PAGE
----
Additionally, according to EY, millennials will account for 75% of the workforce population by 2025, and the famous technologically advanced generation is more prone to look for convenience and multi-platform approaches. Subsequently, in a survey done by Arise, nearly two-thirds of all participants claimed that they would only be willing to wait two minutes or less before hanging up. With the fast-paced consumer environment that we live in, people are now searching for instant gratification in their purchases, as seen with the rise in Uber (and Uber-Eats) and Amazon. Jump ahead of your competitors and reach the 56% of people that seeking to buy from the most innovative companies.
How can Insurance Companies utilize AI today?
Insurers should look to deploy AI into their operations so that they are able to use their capital and talent towards more complex tasks. Companies should leverage the available technology to further improve their top and bottom lines, and keep up with the evolving industry. Developing your own chatbot for your company may not be a feasible option but ProNavigator, an 100% insurance-based AI company, can make that an achievable part of your 2019 digital strategy.
If you want to empower your team, save time and money, and provide a predictably great service for your customers, then think about adding an AI-powered assistant. The easy, predictable, and smart way of improving your business.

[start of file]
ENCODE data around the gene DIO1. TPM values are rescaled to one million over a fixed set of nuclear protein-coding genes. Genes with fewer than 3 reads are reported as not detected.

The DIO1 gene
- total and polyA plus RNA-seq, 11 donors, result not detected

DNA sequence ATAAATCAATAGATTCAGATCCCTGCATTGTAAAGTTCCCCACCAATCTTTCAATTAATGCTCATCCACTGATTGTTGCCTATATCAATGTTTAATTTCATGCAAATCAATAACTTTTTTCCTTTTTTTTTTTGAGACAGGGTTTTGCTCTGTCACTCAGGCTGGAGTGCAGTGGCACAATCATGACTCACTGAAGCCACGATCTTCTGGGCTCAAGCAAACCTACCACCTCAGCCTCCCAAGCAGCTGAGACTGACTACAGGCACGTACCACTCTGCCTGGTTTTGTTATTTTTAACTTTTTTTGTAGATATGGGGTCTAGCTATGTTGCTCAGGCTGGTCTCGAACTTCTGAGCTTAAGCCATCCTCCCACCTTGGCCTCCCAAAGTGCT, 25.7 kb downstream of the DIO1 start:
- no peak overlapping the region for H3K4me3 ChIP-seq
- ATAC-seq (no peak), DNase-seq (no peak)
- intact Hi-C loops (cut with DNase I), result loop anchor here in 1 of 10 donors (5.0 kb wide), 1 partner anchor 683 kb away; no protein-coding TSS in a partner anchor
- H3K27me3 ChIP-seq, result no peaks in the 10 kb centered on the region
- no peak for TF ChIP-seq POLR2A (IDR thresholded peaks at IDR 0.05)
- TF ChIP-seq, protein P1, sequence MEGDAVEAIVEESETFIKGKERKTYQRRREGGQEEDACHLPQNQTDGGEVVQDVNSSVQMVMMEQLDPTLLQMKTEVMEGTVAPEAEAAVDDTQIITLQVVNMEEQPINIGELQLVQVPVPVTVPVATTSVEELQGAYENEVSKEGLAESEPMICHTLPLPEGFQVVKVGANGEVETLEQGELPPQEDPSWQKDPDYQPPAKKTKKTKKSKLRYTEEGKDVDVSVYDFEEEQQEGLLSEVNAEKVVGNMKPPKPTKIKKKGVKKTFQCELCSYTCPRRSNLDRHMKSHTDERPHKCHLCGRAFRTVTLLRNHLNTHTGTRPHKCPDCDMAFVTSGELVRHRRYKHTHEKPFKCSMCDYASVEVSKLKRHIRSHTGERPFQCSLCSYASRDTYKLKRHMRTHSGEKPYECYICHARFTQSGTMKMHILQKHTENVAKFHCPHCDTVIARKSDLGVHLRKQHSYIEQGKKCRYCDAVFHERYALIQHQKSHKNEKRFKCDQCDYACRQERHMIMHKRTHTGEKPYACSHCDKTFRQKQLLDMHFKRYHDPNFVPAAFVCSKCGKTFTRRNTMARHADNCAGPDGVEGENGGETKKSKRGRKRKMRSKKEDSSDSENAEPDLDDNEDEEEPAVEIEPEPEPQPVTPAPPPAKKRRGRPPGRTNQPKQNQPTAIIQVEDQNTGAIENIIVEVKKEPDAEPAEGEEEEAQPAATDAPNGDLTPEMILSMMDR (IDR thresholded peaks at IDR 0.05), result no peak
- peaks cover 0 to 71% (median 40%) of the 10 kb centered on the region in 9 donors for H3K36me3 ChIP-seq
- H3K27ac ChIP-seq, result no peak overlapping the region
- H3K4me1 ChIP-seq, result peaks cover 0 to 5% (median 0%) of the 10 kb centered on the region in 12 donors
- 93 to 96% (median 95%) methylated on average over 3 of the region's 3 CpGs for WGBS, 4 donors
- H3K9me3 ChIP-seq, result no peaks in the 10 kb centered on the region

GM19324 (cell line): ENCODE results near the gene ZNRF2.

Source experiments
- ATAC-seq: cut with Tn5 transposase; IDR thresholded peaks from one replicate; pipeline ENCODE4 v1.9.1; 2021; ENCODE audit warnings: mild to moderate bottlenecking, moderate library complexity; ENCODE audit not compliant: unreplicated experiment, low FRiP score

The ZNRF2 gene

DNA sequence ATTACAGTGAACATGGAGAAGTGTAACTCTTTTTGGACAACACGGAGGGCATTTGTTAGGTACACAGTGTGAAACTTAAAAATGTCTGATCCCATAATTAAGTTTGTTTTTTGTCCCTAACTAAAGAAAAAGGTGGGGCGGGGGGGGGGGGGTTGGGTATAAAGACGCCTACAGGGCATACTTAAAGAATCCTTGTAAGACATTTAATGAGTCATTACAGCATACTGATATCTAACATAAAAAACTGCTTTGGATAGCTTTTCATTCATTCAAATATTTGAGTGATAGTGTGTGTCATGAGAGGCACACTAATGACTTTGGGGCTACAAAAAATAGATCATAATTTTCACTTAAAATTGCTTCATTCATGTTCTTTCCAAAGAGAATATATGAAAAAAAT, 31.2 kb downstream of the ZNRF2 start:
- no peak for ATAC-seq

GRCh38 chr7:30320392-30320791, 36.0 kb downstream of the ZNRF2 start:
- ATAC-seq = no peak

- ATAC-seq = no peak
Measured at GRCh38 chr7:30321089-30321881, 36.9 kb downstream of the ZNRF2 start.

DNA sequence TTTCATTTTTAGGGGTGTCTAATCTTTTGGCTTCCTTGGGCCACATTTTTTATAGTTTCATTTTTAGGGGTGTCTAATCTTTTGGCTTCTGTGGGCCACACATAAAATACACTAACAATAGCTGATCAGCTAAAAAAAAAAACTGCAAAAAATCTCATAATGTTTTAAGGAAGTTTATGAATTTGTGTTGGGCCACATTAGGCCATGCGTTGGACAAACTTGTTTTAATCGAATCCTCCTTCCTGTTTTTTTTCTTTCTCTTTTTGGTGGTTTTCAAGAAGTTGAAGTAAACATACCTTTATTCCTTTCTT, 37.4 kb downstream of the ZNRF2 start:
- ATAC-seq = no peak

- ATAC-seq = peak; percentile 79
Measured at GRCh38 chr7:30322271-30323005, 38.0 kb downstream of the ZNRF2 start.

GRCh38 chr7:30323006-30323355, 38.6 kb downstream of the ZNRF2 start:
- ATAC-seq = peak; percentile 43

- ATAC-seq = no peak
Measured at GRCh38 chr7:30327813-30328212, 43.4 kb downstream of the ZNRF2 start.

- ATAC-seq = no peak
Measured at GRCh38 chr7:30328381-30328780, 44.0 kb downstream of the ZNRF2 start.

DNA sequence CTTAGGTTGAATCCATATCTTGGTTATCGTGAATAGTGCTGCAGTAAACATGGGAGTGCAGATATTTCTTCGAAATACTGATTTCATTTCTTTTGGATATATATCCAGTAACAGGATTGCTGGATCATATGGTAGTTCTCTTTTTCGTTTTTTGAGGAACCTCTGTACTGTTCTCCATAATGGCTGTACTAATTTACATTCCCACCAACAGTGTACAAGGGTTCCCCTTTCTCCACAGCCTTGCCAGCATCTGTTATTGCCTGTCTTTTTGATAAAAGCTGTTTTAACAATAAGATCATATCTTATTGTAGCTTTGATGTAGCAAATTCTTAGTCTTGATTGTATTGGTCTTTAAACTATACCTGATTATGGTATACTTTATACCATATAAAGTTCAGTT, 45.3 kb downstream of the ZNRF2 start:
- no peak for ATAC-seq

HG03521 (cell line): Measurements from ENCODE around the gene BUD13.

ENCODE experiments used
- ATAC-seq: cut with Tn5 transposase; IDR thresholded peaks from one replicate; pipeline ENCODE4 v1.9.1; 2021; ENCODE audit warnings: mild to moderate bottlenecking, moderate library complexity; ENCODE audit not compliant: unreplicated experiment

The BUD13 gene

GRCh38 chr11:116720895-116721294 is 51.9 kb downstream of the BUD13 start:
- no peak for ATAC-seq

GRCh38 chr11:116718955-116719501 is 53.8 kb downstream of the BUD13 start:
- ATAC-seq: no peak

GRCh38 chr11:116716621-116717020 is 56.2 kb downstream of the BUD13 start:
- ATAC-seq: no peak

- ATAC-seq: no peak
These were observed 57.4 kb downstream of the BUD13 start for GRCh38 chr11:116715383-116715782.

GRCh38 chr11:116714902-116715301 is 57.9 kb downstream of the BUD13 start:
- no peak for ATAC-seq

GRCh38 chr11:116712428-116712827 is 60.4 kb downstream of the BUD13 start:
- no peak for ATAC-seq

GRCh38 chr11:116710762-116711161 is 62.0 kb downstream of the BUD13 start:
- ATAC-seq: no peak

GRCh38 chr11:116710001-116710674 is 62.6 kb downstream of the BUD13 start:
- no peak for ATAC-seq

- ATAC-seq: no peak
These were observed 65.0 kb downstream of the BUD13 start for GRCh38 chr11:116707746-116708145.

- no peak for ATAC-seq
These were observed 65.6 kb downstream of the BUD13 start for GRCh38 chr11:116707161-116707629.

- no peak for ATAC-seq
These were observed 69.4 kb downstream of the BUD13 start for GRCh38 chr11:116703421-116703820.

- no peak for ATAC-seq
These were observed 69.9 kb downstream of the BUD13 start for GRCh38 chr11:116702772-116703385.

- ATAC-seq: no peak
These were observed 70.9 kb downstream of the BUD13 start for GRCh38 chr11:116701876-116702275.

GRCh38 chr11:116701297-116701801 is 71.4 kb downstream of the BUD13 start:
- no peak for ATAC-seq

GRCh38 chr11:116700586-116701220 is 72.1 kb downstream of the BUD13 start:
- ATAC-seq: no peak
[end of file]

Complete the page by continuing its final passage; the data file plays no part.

Deloitte. (2018). 2018 Insurance Outlook – Shifting strategies to compete in a cutting-edge future. Retrieved on January 10, 2019 from https://www2.deloitte.com/content/dam/Deloitte/us/Documents/financial-services/us-fsi-insurance-2018-outlook.pdf
Gartner. (October 3, 2017). Gartner Top Strategic Predictions for 2018 and Beyond. Retrieved on January 7, 2019 from https://www.gartner.com/smarterwithgartner/gartner-top-strategic-predictions-for-2018-and-beyond/
Kelnar, D. (December 2, 2016). The Fourth Industrial Revolution: a Primer on Artificial Intelligence (AI). Retrieved on January 7, 2019 from https://medium.com/mmc-writes/the-fourth-industrial-revolution-a-primer-on-artificial-intelligence-ai-ff5e7fffcae1
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Mills, T. ( July 2, 2018). What is Natural Language Processing and What is it Used For?. Retrieved on January 7, 2019 from https://www.forbes.com/sites/forbestechcouncil/2018/07/02/what-is-natural-language-processing-and-what-is-it-used-for/#1c36498b5d71